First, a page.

Last Thursday, I went to the opening of a small boro show at Mondo Cane in Manhattan. It’s a tiny little gallery-cum-shop, so there were only four pieces of textile on display, all bedcovers, in varying stages of raggedness.
My first impression was of the stitches–they were huge and the thread was thick. Indigo or white thread. Parallel rows. Rectangular patches. Some ikat fabrics, some stripes and lots of solids.
I found myself ambivalent about the show. Beautiful rags? Would I want them hanging on my wall at home? What did the cloth have to say for iteself?
Surprisingly, very little. A faint murmer of “oh, please. We are so ragged. Please don’t stare…” Embarrassed cloth? I think so. There is something uncomfortable in the thought of an affluent population, the New York gallery scene, staring at these artifacts of practical poverty. It’s a bit like signing on for a tour of the slums of Calcutta.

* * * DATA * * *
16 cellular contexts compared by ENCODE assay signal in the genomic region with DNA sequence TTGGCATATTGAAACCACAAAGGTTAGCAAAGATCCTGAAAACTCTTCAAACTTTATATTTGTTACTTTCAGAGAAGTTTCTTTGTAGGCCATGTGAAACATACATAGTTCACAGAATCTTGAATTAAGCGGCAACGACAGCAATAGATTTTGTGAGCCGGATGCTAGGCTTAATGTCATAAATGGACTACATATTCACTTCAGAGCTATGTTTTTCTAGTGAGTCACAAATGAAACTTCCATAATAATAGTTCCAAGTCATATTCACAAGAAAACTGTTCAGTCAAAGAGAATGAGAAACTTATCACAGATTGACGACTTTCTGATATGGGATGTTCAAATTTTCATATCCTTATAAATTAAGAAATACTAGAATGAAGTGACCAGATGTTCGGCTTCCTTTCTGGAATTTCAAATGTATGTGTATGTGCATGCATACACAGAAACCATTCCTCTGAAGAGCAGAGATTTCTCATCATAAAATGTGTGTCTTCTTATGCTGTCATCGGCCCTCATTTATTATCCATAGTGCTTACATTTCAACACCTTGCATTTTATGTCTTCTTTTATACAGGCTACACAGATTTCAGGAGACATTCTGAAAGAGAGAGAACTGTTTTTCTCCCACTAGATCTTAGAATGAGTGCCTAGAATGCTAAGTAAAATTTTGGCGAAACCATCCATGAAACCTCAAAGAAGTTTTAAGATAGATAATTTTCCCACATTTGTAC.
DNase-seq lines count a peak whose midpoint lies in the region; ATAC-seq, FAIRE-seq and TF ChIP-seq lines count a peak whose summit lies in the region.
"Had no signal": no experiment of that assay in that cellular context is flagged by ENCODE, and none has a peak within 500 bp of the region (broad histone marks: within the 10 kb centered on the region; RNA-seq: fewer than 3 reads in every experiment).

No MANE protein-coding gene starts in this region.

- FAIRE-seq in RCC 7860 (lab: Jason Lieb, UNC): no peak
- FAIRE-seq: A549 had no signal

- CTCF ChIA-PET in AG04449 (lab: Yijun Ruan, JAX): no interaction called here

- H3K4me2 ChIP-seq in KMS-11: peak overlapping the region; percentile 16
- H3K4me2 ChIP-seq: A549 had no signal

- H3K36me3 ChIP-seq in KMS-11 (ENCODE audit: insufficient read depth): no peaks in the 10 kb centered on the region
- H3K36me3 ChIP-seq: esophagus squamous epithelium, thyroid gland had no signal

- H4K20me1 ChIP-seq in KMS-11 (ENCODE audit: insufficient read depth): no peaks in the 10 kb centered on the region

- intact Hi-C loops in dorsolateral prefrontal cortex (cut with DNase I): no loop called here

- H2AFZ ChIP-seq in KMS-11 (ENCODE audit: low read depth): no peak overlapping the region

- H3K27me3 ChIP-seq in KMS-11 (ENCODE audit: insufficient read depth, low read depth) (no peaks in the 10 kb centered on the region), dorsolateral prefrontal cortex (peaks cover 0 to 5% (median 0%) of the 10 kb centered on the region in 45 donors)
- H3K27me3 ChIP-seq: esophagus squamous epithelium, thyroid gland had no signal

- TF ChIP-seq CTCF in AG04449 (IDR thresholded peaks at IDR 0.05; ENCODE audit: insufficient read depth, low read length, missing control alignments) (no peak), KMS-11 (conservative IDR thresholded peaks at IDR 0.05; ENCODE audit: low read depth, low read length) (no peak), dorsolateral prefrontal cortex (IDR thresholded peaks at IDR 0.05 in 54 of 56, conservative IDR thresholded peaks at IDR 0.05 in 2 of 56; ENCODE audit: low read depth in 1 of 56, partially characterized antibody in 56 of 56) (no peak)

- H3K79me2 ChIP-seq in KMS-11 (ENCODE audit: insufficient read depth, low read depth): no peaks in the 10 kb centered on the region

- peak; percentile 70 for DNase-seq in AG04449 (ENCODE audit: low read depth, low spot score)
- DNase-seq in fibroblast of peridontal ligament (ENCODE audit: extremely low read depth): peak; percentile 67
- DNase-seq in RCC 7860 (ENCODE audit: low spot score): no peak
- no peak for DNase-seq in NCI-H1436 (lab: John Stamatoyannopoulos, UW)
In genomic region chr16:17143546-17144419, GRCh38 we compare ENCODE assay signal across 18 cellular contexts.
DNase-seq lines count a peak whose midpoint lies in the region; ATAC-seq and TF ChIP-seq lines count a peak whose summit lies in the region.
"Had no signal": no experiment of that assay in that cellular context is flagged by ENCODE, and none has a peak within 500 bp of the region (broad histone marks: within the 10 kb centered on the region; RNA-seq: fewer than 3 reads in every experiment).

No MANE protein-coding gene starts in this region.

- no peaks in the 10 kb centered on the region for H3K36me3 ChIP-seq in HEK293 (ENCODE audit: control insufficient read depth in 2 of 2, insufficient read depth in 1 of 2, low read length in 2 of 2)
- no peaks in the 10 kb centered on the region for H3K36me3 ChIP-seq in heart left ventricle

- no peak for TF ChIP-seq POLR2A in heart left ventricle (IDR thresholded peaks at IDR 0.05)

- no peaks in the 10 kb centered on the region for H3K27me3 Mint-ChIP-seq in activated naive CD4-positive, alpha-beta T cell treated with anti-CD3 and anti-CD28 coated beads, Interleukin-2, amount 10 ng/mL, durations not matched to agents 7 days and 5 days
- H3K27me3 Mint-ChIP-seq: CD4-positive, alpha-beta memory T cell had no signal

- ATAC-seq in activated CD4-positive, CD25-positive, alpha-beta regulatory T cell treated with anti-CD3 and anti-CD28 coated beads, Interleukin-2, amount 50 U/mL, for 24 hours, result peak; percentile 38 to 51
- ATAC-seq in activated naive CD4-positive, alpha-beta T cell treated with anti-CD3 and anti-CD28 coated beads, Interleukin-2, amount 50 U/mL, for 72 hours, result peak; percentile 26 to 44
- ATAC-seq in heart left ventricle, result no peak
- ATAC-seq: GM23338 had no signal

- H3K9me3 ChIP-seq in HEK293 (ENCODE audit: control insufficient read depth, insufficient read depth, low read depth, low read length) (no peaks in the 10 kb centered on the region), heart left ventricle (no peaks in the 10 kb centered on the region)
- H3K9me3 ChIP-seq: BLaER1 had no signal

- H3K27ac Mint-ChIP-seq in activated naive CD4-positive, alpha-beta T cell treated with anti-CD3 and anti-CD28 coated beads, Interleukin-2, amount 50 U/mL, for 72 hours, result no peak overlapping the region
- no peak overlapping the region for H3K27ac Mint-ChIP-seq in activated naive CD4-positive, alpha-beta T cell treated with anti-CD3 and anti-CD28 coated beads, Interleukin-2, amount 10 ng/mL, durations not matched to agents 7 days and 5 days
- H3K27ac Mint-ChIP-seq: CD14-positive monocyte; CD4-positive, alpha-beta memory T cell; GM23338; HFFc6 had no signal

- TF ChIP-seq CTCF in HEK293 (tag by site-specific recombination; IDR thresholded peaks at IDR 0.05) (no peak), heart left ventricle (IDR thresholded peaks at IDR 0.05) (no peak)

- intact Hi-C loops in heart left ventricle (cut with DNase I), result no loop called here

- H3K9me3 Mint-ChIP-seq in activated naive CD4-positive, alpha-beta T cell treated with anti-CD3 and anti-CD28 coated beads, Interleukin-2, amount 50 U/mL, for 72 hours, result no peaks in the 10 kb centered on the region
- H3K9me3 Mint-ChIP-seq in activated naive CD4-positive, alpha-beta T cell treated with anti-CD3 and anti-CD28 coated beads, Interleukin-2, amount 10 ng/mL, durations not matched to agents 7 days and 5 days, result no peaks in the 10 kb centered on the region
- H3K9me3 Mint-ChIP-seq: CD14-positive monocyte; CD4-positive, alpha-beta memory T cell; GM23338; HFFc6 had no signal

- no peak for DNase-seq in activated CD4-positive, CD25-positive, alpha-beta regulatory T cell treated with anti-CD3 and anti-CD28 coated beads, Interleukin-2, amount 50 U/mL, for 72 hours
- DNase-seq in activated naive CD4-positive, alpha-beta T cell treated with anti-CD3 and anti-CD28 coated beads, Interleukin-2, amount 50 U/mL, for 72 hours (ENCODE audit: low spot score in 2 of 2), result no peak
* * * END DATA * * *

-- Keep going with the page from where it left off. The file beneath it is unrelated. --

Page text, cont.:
I might have felt better about meeting these cloths in a museum, studying them in their social context, appreciating them as the cloth that kept someone warm. I guess their beauty should be acknowledged, but their utility should be praised.